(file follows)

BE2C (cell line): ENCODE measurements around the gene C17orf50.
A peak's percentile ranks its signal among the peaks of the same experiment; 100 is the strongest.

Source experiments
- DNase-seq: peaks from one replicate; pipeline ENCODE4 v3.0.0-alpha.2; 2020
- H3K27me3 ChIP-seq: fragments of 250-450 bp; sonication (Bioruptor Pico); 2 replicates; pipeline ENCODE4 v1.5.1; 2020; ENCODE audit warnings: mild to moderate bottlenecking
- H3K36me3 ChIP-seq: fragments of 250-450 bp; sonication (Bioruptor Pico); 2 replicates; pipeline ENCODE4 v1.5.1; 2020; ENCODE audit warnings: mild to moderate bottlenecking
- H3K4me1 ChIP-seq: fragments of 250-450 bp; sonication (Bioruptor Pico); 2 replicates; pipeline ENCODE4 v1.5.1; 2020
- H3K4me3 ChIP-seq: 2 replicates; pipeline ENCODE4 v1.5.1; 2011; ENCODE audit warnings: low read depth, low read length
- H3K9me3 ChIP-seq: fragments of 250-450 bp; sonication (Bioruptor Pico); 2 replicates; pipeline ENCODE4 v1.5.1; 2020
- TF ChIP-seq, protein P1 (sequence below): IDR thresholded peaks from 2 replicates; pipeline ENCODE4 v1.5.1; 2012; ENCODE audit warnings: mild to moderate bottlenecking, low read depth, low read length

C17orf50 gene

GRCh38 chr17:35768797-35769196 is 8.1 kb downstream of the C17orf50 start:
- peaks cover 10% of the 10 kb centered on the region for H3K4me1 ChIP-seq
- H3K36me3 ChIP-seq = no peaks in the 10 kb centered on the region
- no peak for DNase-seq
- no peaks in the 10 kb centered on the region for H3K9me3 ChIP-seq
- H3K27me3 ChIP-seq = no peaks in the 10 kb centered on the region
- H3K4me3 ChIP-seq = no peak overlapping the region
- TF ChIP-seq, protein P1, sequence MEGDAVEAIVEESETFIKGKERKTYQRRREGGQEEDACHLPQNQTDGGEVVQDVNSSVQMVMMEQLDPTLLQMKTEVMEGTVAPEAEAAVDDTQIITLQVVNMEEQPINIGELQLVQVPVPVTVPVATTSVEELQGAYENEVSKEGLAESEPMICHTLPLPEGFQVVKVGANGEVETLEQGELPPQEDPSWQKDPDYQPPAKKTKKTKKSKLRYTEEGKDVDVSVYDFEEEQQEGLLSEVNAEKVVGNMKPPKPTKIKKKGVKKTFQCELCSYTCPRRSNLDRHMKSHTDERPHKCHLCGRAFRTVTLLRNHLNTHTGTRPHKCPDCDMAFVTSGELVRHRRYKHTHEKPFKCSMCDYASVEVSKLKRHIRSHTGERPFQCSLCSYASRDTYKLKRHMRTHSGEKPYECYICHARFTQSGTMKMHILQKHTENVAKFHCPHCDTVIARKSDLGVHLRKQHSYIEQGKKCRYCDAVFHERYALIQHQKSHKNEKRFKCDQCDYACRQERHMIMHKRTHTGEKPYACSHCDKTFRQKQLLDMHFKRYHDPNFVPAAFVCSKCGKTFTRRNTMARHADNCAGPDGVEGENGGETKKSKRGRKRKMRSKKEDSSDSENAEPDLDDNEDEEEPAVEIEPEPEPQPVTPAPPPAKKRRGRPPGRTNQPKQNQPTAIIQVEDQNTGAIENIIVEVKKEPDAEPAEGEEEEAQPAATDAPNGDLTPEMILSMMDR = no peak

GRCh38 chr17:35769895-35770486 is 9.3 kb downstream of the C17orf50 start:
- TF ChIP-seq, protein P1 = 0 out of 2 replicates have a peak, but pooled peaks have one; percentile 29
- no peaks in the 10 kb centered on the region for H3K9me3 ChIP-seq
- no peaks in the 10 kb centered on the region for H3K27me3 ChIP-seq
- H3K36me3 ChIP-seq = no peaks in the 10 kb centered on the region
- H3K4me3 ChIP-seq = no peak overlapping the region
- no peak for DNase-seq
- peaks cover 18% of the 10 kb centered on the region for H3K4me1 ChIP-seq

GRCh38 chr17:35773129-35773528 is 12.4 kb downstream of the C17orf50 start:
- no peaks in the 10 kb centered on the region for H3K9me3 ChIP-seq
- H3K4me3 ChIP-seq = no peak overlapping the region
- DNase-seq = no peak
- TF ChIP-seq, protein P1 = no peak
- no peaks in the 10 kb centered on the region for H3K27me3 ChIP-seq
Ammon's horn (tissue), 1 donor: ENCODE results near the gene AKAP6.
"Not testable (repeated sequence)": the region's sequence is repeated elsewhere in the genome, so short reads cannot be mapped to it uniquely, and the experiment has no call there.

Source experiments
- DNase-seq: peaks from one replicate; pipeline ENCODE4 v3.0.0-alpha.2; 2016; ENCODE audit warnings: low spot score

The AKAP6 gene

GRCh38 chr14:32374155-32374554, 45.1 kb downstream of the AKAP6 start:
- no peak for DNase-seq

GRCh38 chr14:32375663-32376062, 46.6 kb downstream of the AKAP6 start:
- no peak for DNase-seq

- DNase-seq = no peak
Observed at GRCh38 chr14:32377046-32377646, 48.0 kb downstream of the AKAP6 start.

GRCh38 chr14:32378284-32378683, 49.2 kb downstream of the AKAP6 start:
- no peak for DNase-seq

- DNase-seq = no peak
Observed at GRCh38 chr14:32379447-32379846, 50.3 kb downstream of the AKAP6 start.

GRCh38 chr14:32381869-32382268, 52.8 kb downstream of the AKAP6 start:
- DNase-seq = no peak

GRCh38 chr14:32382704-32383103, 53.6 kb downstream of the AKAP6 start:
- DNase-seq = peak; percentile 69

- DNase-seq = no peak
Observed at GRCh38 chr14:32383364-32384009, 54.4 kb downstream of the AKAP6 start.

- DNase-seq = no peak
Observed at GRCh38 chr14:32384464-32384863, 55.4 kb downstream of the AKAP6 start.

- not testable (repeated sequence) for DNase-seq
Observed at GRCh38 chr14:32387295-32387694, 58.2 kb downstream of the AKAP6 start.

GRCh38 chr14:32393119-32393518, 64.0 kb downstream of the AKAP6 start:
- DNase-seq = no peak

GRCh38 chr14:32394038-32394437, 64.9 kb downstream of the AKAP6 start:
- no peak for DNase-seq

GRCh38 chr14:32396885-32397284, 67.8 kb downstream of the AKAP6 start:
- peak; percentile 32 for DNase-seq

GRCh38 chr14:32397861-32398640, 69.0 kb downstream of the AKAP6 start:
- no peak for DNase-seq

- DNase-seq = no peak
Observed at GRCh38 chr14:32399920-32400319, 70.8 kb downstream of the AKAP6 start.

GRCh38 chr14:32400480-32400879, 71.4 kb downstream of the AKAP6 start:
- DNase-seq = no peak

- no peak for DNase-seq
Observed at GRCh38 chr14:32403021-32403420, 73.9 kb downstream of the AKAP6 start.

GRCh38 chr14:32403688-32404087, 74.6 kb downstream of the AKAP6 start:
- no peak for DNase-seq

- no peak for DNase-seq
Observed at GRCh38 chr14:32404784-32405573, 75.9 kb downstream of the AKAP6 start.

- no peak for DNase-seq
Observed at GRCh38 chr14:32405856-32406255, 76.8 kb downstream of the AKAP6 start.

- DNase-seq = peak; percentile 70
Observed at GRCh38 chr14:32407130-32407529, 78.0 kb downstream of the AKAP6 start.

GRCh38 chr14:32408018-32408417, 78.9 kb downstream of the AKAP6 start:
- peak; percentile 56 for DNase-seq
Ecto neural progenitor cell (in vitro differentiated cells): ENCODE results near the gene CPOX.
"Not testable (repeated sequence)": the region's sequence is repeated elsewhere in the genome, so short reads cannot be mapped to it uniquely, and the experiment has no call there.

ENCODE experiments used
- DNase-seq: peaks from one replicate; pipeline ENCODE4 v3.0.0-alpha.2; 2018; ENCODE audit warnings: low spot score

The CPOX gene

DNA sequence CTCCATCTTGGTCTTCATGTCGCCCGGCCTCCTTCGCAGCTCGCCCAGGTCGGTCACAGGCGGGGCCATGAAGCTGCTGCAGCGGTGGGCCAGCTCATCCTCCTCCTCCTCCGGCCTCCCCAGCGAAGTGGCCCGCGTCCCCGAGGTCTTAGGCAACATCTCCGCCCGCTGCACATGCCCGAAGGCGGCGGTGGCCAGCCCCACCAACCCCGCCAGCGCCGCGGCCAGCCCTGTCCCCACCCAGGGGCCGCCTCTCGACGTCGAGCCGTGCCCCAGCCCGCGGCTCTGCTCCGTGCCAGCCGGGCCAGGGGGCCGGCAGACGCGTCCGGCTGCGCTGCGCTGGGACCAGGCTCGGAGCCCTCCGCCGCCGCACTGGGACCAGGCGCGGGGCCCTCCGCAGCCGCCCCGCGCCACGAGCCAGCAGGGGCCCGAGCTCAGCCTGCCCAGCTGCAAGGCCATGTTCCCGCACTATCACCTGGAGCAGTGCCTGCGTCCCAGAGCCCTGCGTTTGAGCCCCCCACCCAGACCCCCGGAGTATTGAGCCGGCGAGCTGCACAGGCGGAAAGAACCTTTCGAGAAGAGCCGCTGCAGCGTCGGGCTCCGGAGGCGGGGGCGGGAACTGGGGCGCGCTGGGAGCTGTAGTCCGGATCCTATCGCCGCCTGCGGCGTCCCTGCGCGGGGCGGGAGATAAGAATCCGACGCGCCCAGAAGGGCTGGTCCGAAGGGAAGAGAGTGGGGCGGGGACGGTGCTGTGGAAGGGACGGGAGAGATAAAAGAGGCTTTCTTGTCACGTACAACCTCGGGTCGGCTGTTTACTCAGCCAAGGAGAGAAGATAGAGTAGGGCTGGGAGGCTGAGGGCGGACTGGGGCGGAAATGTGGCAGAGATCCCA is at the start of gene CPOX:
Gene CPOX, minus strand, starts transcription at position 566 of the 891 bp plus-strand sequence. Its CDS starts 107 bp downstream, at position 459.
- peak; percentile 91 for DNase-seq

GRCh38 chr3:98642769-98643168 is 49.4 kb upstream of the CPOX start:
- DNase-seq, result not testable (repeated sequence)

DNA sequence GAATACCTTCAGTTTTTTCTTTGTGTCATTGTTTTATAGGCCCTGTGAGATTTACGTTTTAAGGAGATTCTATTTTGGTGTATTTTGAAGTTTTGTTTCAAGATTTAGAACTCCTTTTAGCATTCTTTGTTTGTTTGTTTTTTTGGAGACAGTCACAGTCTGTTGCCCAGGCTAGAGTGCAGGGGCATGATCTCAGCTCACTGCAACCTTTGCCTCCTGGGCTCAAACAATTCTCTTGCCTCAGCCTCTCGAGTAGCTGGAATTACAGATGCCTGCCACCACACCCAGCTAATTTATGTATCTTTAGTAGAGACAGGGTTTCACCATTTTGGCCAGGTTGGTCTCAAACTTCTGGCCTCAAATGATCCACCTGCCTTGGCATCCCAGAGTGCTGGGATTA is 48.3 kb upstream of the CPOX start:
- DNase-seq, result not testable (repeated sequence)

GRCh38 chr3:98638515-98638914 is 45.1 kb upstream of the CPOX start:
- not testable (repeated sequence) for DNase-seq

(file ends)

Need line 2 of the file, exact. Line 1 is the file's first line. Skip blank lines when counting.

A peak's percentile ranks its signal among the peaks of the same experiment; 100 is the strongest.